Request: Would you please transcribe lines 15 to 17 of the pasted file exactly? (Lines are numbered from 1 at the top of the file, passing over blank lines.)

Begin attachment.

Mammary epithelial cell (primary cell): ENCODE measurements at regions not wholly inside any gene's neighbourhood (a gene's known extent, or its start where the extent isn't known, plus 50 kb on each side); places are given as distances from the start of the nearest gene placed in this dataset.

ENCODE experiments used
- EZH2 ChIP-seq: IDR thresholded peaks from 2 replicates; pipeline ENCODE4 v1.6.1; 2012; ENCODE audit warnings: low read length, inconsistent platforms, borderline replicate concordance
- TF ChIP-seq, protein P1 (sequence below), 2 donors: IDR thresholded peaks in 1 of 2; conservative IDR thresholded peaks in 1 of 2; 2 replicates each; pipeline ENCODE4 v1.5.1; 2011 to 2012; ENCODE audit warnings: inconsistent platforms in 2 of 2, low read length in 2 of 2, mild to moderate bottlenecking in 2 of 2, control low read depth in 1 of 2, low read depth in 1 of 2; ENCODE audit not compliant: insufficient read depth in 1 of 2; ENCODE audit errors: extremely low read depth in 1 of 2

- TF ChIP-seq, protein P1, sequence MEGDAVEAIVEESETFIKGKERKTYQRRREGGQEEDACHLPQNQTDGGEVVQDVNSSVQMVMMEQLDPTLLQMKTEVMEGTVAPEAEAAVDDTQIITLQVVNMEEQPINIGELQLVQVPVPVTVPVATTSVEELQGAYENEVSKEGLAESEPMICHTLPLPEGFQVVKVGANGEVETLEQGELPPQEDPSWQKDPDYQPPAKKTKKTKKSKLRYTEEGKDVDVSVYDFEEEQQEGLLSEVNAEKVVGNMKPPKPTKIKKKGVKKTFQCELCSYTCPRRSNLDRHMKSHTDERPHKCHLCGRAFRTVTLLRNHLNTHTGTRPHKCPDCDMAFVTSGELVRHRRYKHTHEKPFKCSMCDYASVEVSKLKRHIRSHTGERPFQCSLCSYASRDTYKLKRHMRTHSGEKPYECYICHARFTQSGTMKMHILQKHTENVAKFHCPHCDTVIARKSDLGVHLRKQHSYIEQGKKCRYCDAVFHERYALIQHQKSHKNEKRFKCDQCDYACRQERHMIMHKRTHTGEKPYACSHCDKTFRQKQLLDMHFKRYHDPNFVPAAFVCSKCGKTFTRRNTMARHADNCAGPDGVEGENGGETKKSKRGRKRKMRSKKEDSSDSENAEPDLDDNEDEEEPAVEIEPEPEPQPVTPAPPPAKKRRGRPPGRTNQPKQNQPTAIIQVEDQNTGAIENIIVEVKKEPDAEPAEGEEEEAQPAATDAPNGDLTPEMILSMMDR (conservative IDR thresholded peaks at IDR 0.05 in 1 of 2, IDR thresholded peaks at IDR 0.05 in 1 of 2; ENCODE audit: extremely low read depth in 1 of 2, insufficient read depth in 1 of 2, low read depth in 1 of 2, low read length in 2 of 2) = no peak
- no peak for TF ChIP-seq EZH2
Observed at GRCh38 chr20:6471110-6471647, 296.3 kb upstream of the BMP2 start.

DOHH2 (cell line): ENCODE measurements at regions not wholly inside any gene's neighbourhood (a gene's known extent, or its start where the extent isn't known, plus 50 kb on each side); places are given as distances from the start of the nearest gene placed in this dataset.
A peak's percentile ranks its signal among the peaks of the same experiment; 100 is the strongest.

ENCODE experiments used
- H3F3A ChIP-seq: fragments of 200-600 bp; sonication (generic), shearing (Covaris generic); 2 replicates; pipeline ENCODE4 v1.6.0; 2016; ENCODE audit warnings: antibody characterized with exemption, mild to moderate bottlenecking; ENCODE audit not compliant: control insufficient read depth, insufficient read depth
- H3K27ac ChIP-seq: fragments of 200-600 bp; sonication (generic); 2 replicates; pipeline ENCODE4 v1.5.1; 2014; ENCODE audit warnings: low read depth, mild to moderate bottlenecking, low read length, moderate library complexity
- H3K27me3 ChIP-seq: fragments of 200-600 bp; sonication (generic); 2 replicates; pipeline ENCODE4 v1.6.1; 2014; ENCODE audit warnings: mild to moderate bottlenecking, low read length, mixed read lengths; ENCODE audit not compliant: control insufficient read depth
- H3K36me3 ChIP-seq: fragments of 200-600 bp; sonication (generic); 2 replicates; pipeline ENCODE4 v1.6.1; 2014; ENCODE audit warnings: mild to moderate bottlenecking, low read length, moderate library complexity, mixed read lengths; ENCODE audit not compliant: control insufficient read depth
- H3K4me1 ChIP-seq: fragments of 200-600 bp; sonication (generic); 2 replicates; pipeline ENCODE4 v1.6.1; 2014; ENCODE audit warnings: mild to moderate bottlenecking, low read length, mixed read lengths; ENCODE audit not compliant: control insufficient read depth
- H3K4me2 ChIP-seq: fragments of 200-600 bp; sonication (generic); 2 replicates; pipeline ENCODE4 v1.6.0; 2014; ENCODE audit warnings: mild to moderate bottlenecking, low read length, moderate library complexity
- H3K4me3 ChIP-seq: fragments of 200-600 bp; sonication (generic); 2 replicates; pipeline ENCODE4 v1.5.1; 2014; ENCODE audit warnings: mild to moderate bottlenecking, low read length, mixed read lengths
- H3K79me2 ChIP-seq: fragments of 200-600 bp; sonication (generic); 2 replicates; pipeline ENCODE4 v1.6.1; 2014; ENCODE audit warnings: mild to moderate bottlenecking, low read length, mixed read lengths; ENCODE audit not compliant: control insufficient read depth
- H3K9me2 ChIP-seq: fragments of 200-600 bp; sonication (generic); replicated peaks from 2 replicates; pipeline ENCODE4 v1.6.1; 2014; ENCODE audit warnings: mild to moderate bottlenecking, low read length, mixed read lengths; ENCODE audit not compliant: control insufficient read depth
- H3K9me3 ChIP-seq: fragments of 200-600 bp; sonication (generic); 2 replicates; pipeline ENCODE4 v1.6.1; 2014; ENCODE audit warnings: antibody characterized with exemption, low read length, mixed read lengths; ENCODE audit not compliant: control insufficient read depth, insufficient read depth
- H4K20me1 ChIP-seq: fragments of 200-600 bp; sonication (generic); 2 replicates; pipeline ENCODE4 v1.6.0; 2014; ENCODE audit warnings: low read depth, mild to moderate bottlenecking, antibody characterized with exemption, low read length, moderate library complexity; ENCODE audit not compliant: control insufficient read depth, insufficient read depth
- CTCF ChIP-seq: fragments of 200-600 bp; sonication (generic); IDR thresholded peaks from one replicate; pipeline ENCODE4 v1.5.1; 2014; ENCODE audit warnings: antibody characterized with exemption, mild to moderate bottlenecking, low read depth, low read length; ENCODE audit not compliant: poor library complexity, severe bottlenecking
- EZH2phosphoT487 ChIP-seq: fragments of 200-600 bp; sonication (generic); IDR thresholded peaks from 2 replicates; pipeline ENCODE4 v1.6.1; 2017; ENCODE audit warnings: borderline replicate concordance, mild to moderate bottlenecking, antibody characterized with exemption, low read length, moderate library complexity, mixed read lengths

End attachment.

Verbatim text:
- H3K4me1 ChIP-seq: fragments of 200-600 bp; sonication (generic); 2 replicates; pipeline ENCODE4 v1.6.1; 2014; ENCODE audit warnings: mild to moderate bottlenecking, low read length, mixed read lengths; ENCODE audit not compliant: control insufficient read depth
- H3K4me2 ChIP-seq: fragments of 200-600 bp; sonication (generic); 2 replicates; pipeline ENCODE4 v1.6.0; 2014; ENCODE audit warnings: mild to moderate bottlenecking, low read length, moderate library complexity
- H3K4me3 ChIP-seq: fragments of 200-600 bp; sonication (generic); 2 replicates; pipeline ENCODE4 v1.5.1; 2014; ENCODE audit warnings: mild to moderate bottlenecking, low read length, mixed read lengths